When your thinking brain is not shut down, you can learn how to benefit from your experiences. Propranolol does not eliminate the need for courage to enter a phobic situation, but it blocks the "fight or flight" syndrome that normally prevents the phobic individual from learning to overcome these fears.
Your physician is exceptionally well informed if he has heard of this use of propranolol and other beta blockers (approved by the FDA only for the control of high blood pressure), FDA regulations make it a criminal offense for a drug manufacturer to report to doctors on drug uses not specifically approved by the FDA, no matter how scientifically justified, even if the drug has already been approved for some other purpose. The cost of FDA approval for additional drug uses is usually tens of millions of dollars, and the regulatory delay is generally several years. Since the patents on propranolol have expired, it is in no one's economic interest to foot this huge bill. Although very safe (doses used a few times for phobias are typically about as much as those used a few times each and every day for hypertension) and remarkably effective, propranolol will probably never receive FDA approval for the treatment of phobias.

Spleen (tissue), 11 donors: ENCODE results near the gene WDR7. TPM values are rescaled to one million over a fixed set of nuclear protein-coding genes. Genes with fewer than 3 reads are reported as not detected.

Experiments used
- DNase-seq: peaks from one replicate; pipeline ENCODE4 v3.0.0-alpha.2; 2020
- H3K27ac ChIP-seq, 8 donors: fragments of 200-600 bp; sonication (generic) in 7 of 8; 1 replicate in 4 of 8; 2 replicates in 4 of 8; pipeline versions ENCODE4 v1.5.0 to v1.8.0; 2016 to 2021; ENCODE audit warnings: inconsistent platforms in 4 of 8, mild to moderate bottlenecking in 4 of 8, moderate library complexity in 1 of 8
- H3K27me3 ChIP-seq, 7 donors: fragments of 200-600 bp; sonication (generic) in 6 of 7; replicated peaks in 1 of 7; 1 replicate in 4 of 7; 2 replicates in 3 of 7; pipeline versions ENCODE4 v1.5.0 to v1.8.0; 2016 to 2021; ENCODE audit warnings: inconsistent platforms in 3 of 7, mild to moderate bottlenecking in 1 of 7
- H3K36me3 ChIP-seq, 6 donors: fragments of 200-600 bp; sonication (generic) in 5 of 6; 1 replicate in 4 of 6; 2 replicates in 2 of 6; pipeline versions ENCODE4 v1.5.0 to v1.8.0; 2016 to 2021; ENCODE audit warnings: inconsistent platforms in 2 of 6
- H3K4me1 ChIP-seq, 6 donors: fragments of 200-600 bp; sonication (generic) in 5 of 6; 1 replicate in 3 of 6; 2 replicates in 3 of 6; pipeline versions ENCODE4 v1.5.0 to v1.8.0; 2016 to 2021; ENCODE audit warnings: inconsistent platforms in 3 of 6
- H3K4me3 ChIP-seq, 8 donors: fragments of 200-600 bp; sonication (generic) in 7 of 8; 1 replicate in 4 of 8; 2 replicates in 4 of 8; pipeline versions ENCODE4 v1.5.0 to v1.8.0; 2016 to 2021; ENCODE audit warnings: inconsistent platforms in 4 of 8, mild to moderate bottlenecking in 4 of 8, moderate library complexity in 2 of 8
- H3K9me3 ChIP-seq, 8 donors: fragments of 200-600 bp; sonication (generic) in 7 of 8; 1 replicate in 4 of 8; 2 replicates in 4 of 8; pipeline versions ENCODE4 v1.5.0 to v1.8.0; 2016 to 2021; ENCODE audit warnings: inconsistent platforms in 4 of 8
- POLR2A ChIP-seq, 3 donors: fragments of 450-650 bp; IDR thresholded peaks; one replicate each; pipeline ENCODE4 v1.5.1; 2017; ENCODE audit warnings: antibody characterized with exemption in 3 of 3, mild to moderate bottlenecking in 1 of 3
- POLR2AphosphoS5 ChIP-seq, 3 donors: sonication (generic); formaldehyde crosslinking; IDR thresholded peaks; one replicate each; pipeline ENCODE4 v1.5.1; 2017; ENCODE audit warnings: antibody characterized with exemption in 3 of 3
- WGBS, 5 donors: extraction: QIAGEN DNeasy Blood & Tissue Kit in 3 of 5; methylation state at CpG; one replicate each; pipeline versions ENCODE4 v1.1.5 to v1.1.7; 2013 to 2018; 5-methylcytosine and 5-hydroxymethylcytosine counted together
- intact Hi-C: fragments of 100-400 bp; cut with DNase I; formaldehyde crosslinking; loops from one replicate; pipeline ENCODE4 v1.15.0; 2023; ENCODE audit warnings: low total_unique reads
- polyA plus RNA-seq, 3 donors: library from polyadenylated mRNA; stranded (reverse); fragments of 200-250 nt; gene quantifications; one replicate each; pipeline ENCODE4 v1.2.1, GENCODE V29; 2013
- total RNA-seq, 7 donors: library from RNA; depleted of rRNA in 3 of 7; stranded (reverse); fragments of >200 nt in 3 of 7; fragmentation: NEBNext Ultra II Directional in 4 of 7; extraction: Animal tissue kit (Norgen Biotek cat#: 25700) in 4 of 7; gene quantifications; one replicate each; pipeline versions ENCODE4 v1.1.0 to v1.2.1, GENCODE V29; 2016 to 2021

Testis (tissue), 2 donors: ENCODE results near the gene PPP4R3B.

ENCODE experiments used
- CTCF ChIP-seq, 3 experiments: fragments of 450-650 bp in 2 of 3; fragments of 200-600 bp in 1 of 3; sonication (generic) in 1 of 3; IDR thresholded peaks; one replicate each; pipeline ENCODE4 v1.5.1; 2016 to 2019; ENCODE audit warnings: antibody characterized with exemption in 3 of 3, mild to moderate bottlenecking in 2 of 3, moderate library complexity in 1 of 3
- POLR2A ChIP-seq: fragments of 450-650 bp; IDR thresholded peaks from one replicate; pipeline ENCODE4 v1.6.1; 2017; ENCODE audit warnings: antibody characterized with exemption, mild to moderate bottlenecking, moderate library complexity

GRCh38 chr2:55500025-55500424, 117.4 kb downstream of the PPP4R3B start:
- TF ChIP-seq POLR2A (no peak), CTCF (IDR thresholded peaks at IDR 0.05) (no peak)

It is perfectly legal, however, for your physician to prescribe propranolol for any purpose whatsoever, including the treatment and cure of phobias. Before he is willing to explore this new use for an old drug, you will probably have to give him copies of the relevant scientific literature. A Therapeutic Approach to the Psyche via the Beta-adrenergic System, edited by Kielholz, contains a number of original papers presented at a 1977 symposium; the book is available from University Park Press, 233 East Redwood St., Baltimore, MD 21202.
Copyright © 1981 by Sandy Shaw and Durk Pearson
Durk Pearson and Sandy Shaw are consulting scientists, authors, and TV personalities.
This article originally appeared in print under the headline "Health & Welfare: Getting Rid of Phobias for Good".